First Amendment Abroad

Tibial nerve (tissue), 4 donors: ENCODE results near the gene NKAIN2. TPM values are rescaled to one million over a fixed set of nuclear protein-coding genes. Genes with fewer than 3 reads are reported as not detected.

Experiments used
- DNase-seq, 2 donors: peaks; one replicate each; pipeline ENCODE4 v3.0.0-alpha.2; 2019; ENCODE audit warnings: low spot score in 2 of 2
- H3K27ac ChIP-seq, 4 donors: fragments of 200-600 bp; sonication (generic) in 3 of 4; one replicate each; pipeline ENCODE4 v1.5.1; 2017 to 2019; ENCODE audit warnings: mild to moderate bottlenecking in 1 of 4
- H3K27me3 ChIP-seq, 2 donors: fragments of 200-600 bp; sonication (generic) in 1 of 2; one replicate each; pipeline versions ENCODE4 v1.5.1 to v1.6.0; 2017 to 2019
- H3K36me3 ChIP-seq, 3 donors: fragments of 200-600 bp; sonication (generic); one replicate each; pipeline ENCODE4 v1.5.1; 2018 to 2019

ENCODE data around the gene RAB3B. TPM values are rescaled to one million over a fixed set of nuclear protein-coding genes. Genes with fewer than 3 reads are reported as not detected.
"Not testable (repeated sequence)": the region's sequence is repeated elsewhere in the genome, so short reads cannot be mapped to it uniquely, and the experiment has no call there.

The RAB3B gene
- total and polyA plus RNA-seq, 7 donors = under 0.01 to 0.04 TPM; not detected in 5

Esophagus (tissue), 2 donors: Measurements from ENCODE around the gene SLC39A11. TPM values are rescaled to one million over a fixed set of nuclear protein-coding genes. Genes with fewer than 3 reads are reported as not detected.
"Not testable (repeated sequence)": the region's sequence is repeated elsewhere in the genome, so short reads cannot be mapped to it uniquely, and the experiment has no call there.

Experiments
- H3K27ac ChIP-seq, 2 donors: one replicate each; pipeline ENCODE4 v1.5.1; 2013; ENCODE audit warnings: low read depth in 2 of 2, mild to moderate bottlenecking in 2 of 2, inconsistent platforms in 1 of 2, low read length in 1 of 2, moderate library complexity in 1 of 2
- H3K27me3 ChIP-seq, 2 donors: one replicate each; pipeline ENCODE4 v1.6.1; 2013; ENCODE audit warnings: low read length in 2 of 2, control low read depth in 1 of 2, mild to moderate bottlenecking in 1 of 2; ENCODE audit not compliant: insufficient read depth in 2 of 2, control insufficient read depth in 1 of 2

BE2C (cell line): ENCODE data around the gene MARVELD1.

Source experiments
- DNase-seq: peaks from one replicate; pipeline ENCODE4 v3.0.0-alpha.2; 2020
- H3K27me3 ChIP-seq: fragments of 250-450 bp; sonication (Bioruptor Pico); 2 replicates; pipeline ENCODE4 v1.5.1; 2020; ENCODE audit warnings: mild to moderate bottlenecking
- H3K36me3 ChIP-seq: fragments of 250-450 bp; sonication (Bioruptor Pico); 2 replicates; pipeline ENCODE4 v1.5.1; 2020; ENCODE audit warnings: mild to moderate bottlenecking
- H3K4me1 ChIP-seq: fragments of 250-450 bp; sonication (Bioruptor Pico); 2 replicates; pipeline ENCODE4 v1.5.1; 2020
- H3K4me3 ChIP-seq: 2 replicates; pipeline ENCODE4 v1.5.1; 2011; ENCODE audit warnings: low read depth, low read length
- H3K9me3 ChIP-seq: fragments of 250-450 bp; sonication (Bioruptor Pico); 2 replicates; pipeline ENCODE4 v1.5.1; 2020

On Monday, an Austrian court sentenced British historian David Irving to a three-year prison term after he pleaded guilty to denying the existence of the Holocaust in a speech he gave in 1989. According to a 1992 Austrian law, it is illegal to “ [deny], grossly [play] down, [approve] or [try] to excuse the National Socialist genocide or other National Socialist crimes against humanity in a print publication, in broadcast or other media.” This prison term comes immediately on the heels of an outcry in the Arab world about an offensive cartoon depicting Muslim suicide bombers. The Danish newspaper responsible for publishing the cartoon stringently defended their decision, citing their right to free speech. While Irving is undeniably wrong in his assessment of the Holocaust, his penalty should be scorn from scholars and embarassment, not imprisonment. It is a basic tenet of civilized society to protect all forms of freedom of speech from government interference. Our own First Amendment states that no law should be passed, “abridging the freedom of speech, or of the press.” This protection is not complete, however; it does not protect the rights of someone who shouts “fire!” in a crowded building or traffics in child pornography, but it does provides freedom of expression in nearly every other circumstance. The situation in the United States is understandably different than in Austria. The nation of Hitler’s birth must feel the need to make amends for the horrors of the Holocaust and the Second World War. However, any law restricting free speech, no matter how heinous, should be struck down so long as the expression in question incites no other violence. In this case, Irving’s remarks have had little effect since they were uttered in 1989. This lack of reaction reveals something critical to our understanding of the entire issue of free speech: the world of ideas is a marketplace. Those ideas that have the most credibility and evidence to back them will rise to the top and become generally accepted knowledge. These ideas, in effect, have more consumers who are willing to devote the time needed to understand and apply them. The opposite is also true, as those ideas with the lowest credibility will quickly fall to the bottom of the barrel because few people are willing to, in effect, purchase those ideas. This is exactly what has happened with Irving. Of course there are some people who have their own agenda and want anything they can find to support it, and those people support Irving’s work. The man, however, is clearly not a respected intellectual among his peers and the public. The Austrian position on this issue is completely understandable. They, like their German neighbors, want to prove to the world that they are sorry about the Holocaust. Unfortunately, when they go so far as to place historians in prison, their efforts end up being counterproductive. This incident immediately invokes German efforts during the Second World War by the Nazis to place in prisons and concentration camps authors who disagreed with Hitler. Obviously, this issue is far from the same thing, but this kind of censorship does not reflect well for a society aiming to be progressive. While David Irving’s words were undoubtedly offensive to many, he has since apologized. As quoted in The New York Times, Irving related, “I made a mistake when I said there were no gas chambers at Auschwitz.” Clearly, Irving was wrong, but the world, and Austria especially, must ask themselves if a man should be required to serve a three year prison sentence for what he once said.